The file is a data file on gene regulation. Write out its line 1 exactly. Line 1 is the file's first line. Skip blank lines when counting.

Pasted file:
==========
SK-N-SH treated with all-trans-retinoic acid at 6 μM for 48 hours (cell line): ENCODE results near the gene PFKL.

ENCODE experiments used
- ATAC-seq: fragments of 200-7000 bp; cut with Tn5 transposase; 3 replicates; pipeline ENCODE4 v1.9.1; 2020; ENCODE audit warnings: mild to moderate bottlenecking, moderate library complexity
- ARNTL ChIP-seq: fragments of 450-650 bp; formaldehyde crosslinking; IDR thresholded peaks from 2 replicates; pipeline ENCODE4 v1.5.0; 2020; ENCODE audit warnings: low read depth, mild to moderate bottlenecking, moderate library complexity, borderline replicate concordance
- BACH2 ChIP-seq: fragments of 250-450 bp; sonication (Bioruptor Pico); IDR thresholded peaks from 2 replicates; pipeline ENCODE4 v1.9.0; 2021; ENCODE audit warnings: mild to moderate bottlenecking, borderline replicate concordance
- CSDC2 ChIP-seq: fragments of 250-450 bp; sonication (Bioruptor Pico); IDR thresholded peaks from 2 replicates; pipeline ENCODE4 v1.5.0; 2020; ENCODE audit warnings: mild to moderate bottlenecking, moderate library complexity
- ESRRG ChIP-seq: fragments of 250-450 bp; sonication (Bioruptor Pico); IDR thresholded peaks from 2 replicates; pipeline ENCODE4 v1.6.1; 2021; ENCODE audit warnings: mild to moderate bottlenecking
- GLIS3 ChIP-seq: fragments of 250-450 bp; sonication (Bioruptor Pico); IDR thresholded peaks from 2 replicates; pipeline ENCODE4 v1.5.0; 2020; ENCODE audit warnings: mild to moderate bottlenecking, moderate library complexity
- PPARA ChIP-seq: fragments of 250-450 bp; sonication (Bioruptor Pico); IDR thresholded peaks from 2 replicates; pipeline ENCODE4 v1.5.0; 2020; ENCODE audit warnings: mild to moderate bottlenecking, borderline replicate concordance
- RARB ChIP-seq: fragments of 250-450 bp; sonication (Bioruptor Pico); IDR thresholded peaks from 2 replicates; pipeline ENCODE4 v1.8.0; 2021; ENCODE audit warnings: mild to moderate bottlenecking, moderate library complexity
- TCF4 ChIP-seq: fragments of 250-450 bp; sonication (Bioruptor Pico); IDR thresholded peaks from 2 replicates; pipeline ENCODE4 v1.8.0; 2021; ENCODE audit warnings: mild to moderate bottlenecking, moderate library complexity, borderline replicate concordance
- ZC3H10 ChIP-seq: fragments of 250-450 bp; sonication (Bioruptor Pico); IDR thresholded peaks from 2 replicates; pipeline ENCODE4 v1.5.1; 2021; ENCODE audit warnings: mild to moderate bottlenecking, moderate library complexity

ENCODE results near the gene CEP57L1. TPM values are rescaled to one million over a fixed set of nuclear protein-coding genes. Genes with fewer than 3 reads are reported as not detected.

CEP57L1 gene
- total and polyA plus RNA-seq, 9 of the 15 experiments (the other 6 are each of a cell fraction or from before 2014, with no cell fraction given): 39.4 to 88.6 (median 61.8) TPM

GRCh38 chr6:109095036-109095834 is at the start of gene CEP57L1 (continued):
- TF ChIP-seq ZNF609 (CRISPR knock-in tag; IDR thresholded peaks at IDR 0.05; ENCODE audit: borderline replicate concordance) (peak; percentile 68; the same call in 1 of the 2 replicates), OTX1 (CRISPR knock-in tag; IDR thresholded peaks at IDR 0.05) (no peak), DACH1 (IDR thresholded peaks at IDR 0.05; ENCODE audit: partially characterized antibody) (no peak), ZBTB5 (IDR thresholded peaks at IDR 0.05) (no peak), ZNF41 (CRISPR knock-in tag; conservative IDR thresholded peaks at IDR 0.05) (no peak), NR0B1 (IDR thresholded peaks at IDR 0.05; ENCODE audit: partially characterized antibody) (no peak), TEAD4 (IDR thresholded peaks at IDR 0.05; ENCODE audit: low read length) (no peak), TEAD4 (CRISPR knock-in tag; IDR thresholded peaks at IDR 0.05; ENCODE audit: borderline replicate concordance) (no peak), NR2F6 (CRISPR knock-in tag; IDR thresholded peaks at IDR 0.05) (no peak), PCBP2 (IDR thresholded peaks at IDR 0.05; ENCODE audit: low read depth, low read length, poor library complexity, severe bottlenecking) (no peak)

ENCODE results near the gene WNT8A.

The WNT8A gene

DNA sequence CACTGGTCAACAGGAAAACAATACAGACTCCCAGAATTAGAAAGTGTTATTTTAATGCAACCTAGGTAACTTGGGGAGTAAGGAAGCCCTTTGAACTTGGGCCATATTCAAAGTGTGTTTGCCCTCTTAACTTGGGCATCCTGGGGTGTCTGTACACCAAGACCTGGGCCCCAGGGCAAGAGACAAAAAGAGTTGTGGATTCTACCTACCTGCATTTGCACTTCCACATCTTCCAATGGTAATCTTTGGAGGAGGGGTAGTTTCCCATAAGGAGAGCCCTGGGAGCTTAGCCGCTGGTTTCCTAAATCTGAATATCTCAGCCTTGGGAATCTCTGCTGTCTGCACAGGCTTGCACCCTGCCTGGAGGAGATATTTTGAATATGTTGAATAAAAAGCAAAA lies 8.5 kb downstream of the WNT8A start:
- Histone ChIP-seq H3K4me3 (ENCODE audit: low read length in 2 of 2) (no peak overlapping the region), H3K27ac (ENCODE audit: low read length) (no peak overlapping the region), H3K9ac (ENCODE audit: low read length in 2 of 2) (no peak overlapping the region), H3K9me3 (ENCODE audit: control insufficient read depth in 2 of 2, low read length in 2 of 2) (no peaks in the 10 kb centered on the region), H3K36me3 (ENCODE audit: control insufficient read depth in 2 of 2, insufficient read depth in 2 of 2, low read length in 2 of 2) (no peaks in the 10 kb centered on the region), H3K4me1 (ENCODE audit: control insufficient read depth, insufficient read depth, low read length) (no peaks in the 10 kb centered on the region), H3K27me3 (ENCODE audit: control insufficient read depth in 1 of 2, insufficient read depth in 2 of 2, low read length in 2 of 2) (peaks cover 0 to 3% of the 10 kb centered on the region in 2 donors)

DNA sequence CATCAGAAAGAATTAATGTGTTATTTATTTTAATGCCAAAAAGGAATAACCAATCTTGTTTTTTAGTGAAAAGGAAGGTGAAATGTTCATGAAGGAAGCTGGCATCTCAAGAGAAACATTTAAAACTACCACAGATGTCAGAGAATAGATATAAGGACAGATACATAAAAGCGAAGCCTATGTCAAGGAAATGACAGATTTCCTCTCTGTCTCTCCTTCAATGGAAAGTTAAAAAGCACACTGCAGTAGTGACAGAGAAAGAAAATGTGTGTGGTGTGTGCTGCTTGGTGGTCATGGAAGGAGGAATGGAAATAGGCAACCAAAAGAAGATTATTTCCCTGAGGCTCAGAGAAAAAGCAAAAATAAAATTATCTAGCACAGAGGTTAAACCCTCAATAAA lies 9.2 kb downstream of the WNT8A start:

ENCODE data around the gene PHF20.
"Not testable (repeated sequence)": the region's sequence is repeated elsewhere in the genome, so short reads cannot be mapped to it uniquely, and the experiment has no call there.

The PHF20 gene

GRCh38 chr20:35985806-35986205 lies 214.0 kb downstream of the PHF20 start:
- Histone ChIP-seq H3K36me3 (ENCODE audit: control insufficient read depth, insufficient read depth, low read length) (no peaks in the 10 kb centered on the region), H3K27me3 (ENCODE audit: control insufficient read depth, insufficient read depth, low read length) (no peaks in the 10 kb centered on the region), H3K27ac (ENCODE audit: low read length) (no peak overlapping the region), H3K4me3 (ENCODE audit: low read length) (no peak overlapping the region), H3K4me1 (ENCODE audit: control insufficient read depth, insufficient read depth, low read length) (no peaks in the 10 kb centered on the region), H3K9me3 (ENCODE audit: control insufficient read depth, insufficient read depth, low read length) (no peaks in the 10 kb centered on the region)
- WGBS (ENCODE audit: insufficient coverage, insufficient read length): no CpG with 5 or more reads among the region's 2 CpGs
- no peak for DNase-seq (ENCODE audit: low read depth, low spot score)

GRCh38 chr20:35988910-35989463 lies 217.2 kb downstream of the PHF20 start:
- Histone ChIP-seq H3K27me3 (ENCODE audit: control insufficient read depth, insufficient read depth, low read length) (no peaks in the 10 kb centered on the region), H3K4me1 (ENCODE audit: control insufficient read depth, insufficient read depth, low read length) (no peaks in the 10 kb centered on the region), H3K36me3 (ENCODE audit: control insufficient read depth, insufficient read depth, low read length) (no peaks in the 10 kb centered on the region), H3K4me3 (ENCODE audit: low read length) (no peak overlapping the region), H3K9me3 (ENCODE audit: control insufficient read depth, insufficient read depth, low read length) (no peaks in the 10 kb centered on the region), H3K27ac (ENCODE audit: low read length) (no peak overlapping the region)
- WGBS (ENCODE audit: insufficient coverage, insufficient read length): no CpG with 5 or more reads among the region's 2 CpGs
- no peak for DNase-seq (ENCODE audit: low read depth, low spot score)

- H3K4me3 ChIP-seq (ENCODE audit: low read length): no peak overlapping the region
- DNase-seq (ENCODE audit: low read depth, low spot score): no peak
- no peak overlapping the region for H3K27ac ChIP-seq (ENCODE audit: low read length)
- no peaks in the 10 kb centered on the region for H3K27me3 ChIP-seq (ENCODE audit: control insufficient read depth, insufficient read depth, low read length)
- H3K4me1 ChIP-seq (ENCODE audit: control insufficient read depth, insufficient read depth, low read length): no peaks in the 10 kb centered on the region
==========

SK-N-SH treated with all-trans-retinoic acid at 6 μM for 48 hours (cell line): ENCODE results near the gene PFKL.